Newspaper article The Christian Science Monitor

Lesson No. 1: Laughter Needs No Translation

Newspaper article The Christian Science Monitor

Lesson No. 1: Laughter Needs No Translation

Article excerpt

"What's it like," a fellow volunteer in Laos asks, "teaching in one of the last communist governments on earth?"

"It's hard," I say, "to make them do homework."

It's probably because I've confused them so much. Just the thought "Intermediate English" leaves a cramped, wiggly feeling in my throat, like a small frog there trying to get out.

My classroom at Communist Party Headquarters in Vientiane is the size of a one-car garage. Four windows frame a sizzling egg-yolk sun, a profusion of coconut palms, and fuchsia orchids clinging to a chain-link fence.

A rickety green fan wobbles overhead as the Intermediate English class - 12 middle-aged men in gray uniform and three women in ankle- length silk skirts - file into the U-shaped configuration of desks. Their rubber flip-flops go thwip-thwip-thwip, chairs scrape the floor, papers rustle. I push my round metal glasses high on my nose, hoping the frames lend maturity to my face. It's my third week teaching; I need all the props I can get.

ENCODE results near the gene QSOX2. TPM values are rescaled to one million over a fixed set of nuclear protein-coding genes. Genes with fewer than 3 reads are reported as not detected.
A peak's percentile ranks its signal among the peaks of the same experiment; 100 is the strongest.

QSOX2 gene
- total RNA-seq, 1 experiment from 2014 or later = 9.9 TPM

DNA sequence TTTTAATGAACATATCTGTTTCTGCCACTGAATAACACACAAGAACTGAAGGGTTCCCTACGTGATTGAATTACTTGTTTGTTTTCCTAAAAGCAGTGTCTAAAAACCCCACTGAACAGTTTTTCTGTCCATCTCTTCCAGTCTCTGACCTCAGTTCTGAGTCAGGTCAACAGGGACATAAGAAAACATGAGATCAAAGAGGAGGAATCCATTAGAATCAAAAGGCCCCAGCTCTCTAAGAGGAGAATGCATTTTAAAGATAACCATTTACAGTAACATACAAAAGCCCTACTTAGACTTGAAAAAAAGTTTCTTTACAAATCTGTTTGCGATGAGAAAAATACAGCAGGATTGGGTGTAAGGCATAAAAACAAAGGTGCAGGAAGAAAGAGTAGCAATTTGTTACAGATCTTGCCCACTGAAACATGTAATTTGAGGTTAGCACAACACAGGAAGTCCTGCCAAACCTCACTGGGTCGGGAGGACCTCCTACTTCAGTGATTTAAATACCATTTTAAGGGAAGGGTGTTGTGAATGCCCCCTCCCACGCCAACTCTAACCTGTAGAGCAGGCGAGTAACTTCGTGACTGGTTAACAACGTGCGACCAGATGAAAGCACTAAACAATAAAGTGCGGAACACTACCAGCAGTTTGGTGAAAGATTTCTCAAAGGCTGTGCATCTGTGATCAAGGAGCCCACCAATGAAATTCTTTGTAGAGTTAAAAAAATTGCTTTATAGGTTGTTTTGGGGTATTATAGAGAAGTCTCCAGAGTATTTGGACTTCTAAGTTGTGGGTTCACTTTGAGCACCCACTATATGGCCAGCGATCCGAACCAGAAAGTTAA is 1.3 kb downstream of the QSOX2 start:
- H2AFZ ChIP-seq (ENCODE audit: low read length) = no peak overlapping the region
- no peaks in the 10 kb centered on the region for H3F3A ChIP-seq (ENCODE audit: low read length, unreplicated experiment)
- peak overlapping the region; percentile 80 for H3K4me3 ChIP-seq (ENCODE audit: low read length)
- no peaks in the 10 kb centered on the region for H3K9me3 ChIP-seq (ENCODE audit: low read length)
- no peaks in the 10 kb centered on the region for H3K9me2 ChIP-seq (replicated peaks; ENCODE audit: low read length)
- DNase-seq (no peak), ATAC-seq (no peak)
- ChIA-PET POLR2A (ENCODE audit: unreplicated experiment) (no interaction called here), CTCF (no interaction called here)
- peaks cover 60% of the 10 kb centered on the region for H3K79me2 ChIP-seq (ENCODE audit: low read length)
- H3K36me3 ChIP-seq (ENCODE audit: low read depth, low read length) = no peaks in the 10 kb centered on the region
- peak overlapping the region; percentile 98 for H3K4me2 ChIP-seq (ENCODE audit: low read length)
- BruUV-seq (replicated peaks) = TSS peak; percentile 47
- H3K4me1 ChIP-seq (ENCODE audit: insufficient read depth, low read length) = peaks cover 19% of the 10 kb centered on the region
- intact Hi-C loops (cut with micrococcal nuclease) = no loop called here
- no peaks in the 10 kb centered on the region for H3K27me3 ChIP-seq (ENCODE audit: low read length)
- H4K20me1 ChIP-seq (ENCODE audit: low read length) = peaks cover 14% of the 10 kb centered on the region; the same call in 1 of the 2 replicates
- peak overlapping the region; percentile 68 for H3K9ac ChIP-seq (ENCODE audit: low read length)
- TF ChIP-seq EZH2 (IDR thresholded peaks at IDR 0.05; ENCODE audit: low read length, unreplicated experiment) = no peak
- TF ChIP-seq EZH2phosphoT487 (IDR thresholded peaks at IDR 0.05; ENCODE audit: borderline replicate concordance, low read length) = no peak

"We'll review the verb 'to be,' again." Since Day 1, I have floundered. "These are the tenses of the verb 'to be,'" I say, boring myself. "This is the present - for today, now." I translate a little into Laotian, as the marker squeals across the board, "and the past. We did these last week."

This fails to stir the flat quicksand in their eyes.

"And next is the past perfect, that you use when...." I squint through a column of sunlight, wishing it would beam me upward, as in an Italian painting.

"Mr. Kamfan," I say, "please read the rule for past perfect. Bottom of the page."

I forgot: Three of the men are named Khamfanh, Kamfanh, and Khamfan. In Laotian, a tonal language, they sound different.

"Kam-fan," I say again.

The trio confers in whispers. One of them looks up, "Me?"

"Yes, you."

A Laotian man with black, square glasses reads the rule in halting English.

"OK, do you all understand?"


"I want you to work in pairs," I say, "on Exercise 3."

They gaze at me, motionless.

"OK," I relent, "we'll continue together."

At the end of class I ask, "Any questions?"

One of the Kamfans raises his hand. "Teacher, can you explain the verb 'to be'?"

"That's what we covered in class today. Anything else?"

"How old are you?"

"I'm ... older than you think."

For the first time, they smile, as if forgiving me the immaturity I'd hoped to conceal. They gather their books and depart, the thwip- thwip-thwip of flip-flops fading. "Bye, teacher," they call. I wince at the word.

I might have resigned myself to failure but for the beginner's class, an hour later. They speak no English beyond what we've covered in Unit 1. They breezed through greetings, names, introductions. I feel a proprietary affection toward them. Maybe it's their curiosity, the spark of pure intention that is the beginner's gift. …

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